I shudder to think of what could have happened.
What happened was bad enough.
Of course, you know I was a curious child, which has gotten me in trouble ever since.
And my dad, a Korean War Marine MP knew one thing – money didn’t grow on trees.
Put those things together and we have the ingredients for a combustible situation.
Speaking of combustible. . .
Some weekday morning in the summer of 1967, upon awaking, I went down to the basement with my sister to watch TV. We were one of those families where the TV was in the basement, which was something of a family room/den (not the richly appointed ones you’re probably thinking of) and not the ‘living room.’ The living room was NOT covered in plastic and used for entertaining only.
You had to cross through the living room to get anywhere in the house. In the beginning, my playpen was there but other than that, I don’t recall it being used for much else except to hold our beat-up second hand furniture my parents were gifted when they got married.
This would change.
So here we are watching a Woody Woodpecker cartoon and I notice one of those Tupperware cups we had so many of (mom gave and attended Tupperware parties – all the kitchen wear was Tupperware, everything else was from Sears). My parents had been watching the TV the night before and what ice that had been in the cup had melted, leaving about a half-inch of water in the bottom.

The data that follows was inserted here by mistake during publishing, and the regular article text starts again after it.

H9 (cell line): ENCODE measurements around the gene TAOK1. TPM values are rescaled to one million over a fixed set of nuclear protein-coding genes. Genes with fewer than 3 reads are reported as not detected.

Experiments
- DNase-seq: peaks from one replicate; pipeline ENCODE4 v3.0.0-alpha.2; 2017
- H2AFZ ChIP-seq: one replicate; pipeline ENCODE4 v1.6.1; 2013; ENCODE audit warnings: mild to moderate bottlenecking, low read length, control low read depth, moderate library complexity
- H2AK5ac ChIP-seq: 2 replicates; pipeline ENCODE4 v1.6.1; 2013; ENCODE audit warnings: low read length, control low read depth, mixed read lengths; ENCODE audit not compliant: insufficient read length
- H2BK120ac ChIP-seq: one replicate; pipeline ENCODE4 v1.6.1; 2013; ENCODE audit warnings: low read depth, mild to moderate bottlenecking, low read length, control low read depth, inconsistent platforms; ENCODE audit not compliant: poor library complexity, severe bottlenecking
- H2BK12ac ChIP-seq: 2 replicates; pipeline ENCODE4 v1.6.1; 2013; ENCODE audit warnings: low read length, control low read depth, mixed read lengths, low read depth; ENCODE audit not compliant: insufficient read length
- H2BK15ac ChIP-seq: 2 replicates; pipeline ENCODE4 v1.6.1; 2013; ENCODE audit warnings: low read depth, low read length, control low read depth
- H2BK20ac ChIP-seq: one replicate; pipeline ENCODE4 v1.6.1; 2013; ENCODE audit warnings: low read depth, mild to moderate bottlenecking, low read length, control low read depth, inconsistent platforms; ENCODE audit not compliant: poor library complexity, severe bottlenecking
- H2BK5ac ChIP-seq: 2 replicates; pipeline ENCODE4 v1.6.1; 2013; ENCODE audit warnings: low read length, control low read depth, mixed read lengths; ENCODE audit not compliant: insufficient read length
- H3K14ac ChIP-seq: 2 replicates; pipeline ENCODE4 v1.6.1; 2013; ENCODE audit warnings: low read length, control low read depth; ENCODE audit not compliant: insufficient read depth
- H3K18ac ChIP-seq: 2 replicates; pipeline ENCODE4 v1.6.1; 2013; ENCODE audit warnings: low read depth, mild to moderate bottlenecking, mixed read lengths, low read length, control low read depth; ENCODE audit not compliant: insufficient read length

By the way, the TV looked exactly like this:
It was the BIG expense when my parents moved in to the new house in 1961. Every new home had to have a TV and they were all black and white.
By 1967, color sets, which would set you back about a month’s pay, were sweeping the nation as the latest status symbol/must have item. I became aware of the wonderful world of color watching local TV shows that broadcast in color like Captain Penny.
Captain Penny was a kid’s show which starred Ron Penfound (warning: we’re going Deep Cleveland here), who would dress in an engineer’s uniform and show Three Stooges cartoons. I don’t think Penfound really enjoyed springing the Stooges on young impressionable kids. He used to say it was OK to laugh at them but don’t act like them. I think WEWS TV5 (“First in Cleveland”) got the Stooges stuff on the cheap so Penfound had to show them.